Every room in the house is the sum of many parts – furniture, decor and accessories, of differing colours, textures and vintages. It takes a deft hand to assemble all the components and still compose a space that feels harmonious, thoughtful and well balanced. The Globe talks to experts about their approaches to commonly off-kilter issues
High and low tech
Even as TVs have become sleeker, slimmer and more discreet, their presence is still one of the single most defining features of a living room. It invariably goes on the most prominent wall, then dictates where the sofa goes (the opposite wall), and by extension, the placement of just about everything else (coffee table, side tables, etc.). And that can lead to lopsided spaces. In the Toronto living room of a recently separated bachelor, designers Samer Shaath and Kevin Chan, co-founders of Nivek Remas, used large-scale art, perched on a plate rail behind the sectional, to counteract the effect. “The room has a very tall ceiling and large white walls,” says Chan. “So we didn’t want small pieces of art. We found four-foot-by-three-foot pieces” – vintage advertising posters from Montreal-based furniture manufacturer Montauk – “but they are not overbearing because there is a lot of negative space around them.” Shaath agrees, noting that “although the TV often captures all the attention, we wanted to do something on the opposite wall that, even though it’s not something that gets looked at all the time, has a very strong presence.”
Warm and cool
Industrial loft conversions usually fall firmly into one of two camps: icy steel and concrete, or rustic brick and wood beam. For a bachelor’s kitchen in Vancouver’s Yaletown district, designer Chad Falkenberg, co-founder of Falken Reynolds Interiors, merged the two for a space that is neither too cozy nor too cold. “[The client] wanted a super-masculine space,” says Falkenberg. “But he also wanted to bring a girl over and not have her feel like she’s in a foreign land.” The balancing act is particularly apparent in two places. The walnut strip set into the concrete breakfast bar (“It’s tactile,” says Falkenberg. “Wood has such a warm sensation to it. It’s softer. Concrete is hard and colder to touch.”). And the wood beam that runs over top of the black, high-gloss cabinetry around the fridge. “The nice thing is that the cove lighting reflects off the beam,” says Falkenberg, “making the whole wall feel lighter and taller. The black wall isn’t at all oppressive. Sometimes dark walls can feel heavy enough to fall over.”
Four years ago, after Andrea Van Leeuwen moved into her 130-year-old Victorian, she noticed a smell of gas in the living room. Replacing the defective fireplace sparked a renovation. She didn’t have the option to go entirely neutral, though. “I wanted to tie in the colours of the original stained glass above the front window, as well as a piece of art that a friend of mine, Justin Broadbent, gave my husband and me as a wedding present.” The four-panel graffiti work – scrawled all over with the word Love – provided a particularly strong palette. Its yellows, blues and reds add pop, much like the mid-century-modern coffee table Van Leeuwen found at a vintage store in Ottawa (“It’s a pretty bold piece,” she says. “But every single kid that comes here gets so excited about it. They climb all over and under it.”). Although the colours are strong, they are never out of control. The gallery-white walls accentuate the vibrancy; the neutral, grey wallpaper in the nearby dining room provides a settling counterpoint.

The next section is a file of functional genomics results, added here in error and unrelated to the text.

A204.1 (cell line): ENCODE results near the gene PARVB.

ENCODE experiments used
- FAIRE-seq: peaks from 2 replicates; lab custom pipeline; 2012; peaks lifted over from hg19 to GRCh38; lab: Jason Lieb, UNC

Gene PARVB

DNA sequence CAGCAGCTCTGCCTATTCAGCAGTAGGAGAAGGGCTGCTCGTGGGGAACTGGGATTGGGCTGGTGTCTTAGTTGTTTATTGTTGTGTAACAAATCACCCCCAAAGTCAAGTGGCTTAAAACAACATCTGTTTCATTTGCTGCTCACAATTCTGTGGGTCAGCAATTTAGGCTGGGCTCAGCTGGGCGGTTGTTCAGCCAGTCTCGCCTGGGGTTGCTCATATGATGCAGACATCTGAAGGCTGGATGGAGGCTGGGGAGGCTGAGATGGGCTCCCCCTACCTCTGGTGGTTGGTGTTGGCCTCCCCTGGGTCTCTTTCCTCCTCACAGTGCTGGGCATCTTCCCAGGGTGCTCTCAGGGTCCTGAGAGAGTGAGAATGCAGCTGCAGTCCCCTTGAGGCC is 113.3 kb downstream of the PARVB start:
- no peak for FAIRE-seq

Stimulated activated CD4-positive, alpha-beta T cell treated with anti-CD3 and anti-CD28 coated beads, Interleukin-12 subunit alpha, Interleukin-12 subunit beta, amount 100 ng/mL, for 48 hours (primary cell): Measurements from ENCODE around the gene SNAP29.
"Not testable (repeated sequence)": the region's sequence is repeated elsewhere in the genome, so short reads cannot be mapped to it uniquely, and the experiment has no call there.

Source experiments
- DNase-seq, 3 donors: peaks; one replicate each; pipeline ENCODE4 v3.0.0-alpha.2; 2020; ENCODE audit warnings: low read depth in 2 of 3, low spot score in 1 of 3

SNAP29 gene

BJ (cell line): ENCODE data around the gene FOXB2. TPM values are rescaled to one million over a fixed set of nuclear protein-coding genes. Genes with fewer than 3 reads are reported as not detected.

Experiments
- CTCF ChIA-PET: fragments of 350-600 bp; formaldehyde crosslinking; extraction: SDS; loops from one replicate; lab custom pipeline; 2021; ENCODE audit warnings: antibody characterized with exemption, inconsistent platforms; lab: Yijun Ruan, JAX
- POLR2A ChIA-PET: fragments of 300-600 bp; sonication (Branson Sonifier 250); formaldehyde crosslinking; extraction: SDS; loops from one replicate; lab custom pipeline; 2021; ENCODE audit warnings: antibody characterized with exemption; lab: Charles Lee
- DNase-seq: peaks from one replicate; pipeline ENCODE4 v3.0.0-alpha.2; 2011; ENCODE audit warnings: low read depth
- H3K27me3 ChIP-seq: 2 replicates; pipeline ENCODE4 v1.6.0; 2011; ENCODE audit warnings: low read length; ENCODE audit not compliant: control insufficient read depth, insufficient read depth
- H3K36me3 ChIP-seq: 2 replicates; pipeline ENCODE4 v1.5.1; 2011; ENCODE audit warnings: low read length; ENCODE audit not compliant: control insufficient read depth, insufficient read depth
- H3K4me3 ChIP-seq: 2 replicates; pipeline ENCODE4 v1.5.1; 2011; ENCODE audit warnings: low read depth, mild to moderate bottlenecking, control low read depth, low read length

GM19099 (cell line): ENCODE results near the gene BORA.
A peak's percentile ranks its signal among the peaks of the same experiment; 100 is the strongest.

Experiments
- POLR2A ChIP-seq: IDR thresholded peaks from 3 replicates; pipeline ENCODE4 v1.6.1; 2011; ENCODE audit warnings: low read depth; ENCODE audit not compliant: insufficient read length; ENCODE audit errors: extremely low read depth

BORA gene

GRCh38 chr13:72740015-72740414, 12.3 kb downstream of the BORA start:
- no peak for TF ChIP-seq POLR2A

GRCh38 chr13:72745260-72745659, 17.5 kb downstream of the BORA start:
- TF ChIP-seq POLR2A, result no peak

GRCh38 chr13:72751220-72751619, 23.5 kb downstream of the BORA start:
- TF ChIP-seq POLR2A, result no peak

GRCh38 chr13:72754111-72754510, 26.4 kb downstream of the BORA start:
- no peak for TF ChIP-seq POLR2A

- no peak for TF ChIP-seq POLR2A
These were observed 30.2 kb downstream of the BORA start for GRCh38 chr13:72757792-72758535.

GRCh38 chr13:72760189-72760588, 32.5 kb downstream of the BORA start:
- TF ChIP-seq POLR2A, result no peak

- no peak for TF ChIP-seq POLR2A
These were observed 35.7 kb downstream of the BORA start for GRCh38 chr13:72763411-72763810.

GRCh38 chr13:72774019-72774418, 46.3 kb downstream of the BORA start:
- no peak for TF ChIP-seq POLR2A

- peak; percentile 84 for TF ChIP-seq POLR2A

Positive and negative space
Several years ago, when Paris-based interior designer Stéphane Chamard fell in love with a Canadian and decided to move to Toronto (“My boyfriend is a doctor, it was easier for me to relocate than him,” says Chamard), he quickly discovered that he was not in love with a prevalent design trend. Namely, the tendency of Torontonians to decorate their homes in inoffensively neutral but perfectly boring beige and greige. Instead, when he was decorating his own Victorian, he decided to do something much higher contrast. “It was almost like a game,” he says of assembling the achromatic house. “The white helps showcase whatever you put in front of it,” says Chamard. “And fortunately, white accessories are the easiest to find.” On the other hand, “The black is very strong. It helps pick up the historic, Victorian details,” like the mouldings and mantels. Together, the black-and-white elements are used in almost equal measure, creating a yin-yang effect that is powerful but not overpowering.
Old and new
Toronto-based designer Shirley Meisels, founder of MHouse Inc., is reverently irreverent when it comes to the century-old homes she renovates. To her, “the mix of original architectural detailing with modern furnishings makes a home feel both classic and timeless,” she says. In a recently finished Edwardian, for example, she made the spaces feel entirely updated, but did so while highlighting, not obliterating, the history. In the dining room, she preserved the ornate wall panelling and woodwork, but painted them out in white “to lighten the space and make the room feel fresh. I love how this creates a textured backdrop ready to balance pops of colour and the clean silhouettes of modern furnishings” – furnishings like the Random Light by Moooi, modern chairs by Jens Risom and a custom red sofa that would have looked wildly out of place to an Edwardian, but that somehow looks perfectly at home here.
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